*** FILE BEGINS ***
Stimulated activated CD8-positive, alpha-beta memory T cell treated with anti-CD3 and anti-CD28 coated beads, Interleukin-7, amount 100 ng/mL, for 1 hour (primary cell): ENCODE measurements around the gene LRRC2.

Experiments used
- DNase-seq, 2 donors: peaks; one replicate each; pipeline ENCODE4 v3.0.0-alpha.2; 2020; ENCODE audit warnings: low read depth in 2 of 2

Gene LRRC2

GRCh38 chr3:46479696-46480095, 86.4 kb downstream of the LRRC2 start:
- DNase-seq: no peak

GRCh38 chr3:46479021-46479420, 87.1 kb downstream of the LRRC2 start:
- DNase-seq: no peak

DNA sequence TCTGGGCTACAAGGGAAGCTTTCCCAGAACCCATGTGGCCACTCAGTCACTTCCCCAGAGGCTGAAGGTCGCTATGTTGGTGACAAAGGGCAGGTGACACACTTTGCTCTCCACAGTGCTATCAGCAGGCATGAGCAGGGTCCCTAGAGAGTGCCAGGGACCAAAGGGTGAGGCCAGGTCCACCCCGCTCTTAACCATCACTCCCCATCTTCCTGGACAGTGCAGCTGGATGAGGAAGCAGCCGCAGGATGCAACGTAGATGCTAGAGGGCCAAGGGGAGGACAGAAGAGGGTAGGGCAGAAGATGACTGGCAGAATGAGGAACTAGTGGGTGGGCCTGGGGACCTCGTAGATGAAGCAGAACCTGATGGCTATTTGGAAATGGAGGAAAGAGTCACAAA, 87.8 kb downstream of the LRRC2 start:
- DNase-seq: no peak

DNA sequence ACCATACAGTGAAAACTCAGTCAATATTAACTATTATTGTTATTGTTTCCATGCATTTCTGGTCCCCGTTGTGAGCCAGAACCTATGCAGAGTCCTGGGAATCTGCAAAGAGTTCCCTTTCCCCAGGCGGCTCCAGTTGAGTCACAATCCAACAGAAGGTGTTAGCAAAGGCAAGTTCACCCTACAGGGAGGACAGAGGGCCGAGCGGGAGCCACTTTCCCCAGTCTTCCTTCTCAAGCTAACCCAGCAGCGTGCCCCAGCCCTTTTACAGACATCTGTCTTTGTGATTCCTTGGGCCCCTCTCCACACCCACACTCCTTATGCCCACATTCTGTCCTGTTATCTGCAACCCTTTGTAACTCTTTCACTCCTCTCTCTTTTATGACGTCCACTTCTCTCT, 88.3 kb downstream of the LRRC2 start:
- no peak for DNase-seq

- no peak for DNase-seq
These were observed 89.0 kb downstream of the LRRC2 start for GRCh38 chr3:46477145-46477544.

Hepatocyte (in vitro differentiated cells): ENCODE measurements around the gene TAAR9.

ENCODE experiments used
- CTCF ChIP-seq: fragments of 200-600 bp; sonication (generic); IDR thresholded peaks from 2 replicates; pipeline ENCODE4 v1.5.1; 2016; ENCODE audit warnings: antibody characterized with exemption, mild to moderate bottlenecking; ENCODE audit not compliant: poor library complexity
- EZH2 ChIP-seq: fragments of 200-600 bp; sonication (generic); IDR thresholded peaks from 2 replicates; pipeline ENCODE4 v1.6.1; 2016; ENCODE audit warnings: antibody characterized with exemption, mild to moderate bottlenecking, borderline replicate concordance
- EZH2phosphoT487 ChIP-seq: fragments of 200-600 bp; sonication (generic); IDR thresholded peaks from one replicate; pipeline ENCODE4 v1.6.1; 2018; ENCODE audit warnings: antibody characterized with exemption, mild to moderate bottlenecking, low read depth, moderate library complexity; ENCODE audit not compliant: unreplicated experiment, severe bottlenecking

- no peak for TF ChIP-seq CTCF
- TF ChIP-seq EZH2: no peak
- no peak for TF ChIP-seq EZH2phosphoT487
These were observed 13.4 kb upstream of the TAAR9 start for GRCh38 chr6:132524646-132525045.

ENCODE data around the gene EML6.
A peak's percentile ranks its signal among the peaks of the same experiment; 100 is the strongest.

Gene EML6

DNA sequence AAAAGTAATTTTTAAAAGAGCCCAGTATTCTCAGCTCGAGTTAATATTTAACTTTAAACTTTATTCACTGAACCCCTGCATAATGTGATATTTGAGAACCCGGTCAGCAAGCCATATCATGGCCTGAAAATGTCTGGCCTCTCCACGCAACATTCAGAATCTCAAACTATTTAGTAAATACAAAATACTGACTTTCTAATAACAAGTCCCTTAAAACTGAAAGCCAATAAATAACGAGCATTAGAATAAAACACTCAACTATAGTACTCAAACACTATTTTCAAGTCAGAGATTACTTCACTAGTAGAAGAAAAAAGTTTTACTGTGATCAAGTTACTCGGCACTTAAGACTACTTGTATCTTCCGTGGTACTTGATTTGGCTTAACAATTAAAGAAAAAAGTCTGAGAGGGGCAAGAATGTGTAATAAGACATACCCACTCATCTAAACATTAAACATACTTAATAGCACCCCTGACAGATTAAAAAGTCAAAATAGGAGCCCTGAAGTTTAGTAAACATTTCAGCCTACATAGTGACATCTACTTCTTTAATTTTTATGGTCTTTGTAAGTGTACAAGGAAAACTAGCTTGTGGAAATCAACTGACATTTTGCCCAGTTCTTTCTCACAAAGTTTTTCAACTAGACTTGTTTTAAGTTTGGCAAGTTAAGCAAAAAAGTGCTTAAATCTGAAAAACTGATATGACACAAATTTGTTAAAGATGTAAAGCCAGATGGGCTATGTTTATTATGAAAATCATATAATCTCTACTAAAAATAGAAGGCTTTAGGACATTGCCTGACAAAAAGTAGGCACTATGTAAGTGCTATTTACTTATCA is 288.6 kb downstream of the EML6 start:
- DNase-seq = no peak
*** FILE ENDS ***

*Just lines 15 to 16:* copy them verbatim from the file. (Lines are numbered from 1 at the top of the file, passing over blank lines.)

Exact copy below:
Hepatocyte (in vitro differentiated cells): ENCODE measurements around the gene TAAR9.

ENCODE experiments used